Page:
A form of abuse which may involve hitting, shaking, throwing, poisoning, burning or scalding, drowning, suffocating or otherwise causing physical harm to a child. Physical harm may also be caused when a parent or carer fabricates the symptoms of, or deliberately induces, illness in a child.

All children can suffer injuries during their early years as they explore and develop. If an explanation of how a child received their injury doesn’t match the injury itself or if a child’s injuries are a regular occurrence or there is a pattern to their injuries, then we will report our concerns.

Fabricated illness
Physical harm may also be caused when a parent or carer fabricates the symptoms of, or deliberately induces, illness in a child. The parent or carer may seek out unnecessary medical treatment or investigation; they may exaggerate a real illness and symptoms or deliberately induce an illness through poisoning with medication or other substances or they may interfere with medical treatments. Fabricated illness is a form of physical abuse and any concerns will be reported, in line with our safeguarding procedures.

Female genital mutilation
FGM can also be known as Female Genital Cutting.  FGM is a procedure where the female genital organs are injured or changed and there is no medical reason for this. It is frequently a very traumatic and violent act for the victim and can cause harm in many ways. The practice can cause severe pain and there may be immediate and/or long-term health consequences, including mental health problems, difficulties in childbirth, causing danger to the child and mother; and/or death (definition taken from the Multi-Agency Statutory Guidance on Female Genital Mutilation).

The procedure may be carried out shortly after birth and during childhood as well as adolescence, just before marriage or during a woman’s first pregnancy and varies widely according to the community.

FGM is child abuse and is illegal in the UK. It can be extremely dangerous and can cause:

  • Severe pain
  • Shock
  • Bleeding
  • Infection such at tetanus, HIV and hepatitis B and C
  • Organ damage
  • Blood loss and infections
  • Death in some cases

Any concerns about a child or family, will be reported to the children’s social care team in the same way as other types of physical abuse. We have a mandatory duty to report to police any case where an act of female genital mutilation appears to have been carried out on a girl under the age of 18.

Breast Ironing/flattening
Breast ironing also known as “breast flattening” is the process where young girls’ breasts are ironed, massaged and/or pounded down through the use of hard or heated objects in order for the breasts to disappear or delay the development of the breasts entirely. It is believed that by carrying out this act, young girls will be protected from harassment, rape, abduction and early forced marriage. Although this is unlikely to happen to children in the nursery due to their age, we will ensure any signs of this in young adults or older children are followed up using the usual safeguarding referral process.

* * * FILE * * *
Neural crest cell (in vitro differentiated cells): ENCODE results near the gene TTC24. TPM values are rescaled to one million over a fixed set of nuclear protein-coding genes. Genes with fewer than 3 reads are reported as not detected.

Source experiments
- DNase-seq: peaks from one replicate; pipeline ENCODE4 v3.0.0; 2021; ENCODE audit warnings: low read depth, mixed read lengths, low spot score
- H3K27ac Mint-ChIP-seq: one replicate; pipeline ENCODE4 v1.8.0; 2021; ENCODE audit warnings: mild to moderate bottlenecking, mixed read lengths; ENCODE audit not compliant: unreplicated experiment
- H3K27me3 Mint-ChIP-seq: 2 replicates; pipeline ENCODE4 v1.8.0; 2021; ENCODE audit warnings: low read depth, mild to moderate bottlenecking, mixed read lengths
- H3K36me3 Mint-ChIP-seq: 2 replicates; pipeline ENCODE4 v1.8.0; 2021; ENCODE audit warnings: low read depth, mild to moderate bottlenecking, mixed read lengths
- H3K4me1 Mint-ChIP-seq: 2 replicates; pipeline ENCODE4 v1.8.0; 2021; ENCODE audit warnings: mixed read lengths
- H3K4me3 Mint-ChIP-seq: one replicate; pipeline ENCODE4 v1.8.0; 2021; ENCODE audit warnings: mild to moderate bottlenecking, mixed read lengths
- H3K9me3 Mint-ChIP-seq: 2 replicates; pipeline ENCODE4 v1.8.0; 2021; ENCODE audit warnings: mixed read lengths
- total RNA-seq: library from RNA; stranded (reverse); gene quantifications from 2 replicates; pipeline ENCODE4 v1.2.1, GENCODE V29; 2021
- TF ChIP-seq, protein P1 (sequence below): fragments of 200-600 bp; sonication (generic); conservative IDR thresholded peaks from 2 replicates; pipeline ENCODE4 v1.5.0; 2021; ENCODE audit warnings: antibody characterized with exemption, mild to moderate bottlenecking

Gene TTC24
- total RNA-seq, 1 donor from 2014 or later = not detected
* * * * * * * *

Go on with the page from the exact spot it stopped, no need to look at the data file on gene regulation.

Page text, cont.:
Breast Ironing/Flattening is a form of physical abuse and can cause serious health issues such as:

  • Abscesses
  • Cysts
  • Itching
  • Tissue damage
  • Infection
  • Discharge of milk
  • Dissymmetry of the breasts
  • Severe fever.

Any concerns about a child or family, will be reported to the children’s social care team in the same way as other types of physical abuse.

Sexual abuse
Sexual abuse involves forcing, or enticing, a child or young person to take part in sexual activities, not necessarily involving a high level of violence, whether or not the child is aware of what is happening. The activities may involve physical contact, including assault by penetration (for example, rape or oral sex) or non-penetrative acts such as masturbation, kissing, rubbing and touching outside of clothing. They may also include non-contact activities, such as involving children in looking at, or in the production of, sexual images, watching sexual activities, encouraging children to behave in sexually inappropriate ways, or grooming a child in preparation for abuse. Sexual abuse can take place online and technology can be used to facilitate offline abuse. Adult males do not solely perpetrate sexual abuse; women can also commit acts of sexual abuse, as can other children.

Action must be taken if a staff member witnesses an occasion(s) where a child indicates sexual activity through words, play, drawing, has an excessive preoccupation with sexual matters; or has an inappropriate knowledge of adult sexual behaviour, or language, for their developmental age. This may include acting out sexual activity on dolls/toys or in the role-play area with their peers; drawing pictures that are inappropriate for a child, talking about sexual activities or using sexual language or words.

If a child is being sexually abused staff may observe both emotional and physical symptoms.

Emotional signs:

  • Being overly affectionate or knowledgeable in a sexual way inappropriate to the child’s age
  • Personality changes such as becoming insecure or clingy
  • Regressing to younger behaviour patterns such as thumb sucking or bringing out discarded cuddly toys
  • Sudden loss of appetite or compulsive eating
  • Being isolated or withdrawn
  • Inability to concentrate
  • Lack of trust or fear of someone they know well, such as not wanting to be alone with a carer
  • Becoming worried about clothing being removed
  • Suddenly drawing sexually explicit pictures or acting out actions inappropriate for their age
  • Using sexually explicit language.

Physical Signs:

  • Bruises
  • Bleeding, discharge, pains or soreness in their genital or anal area
  • Sexually transmitted infections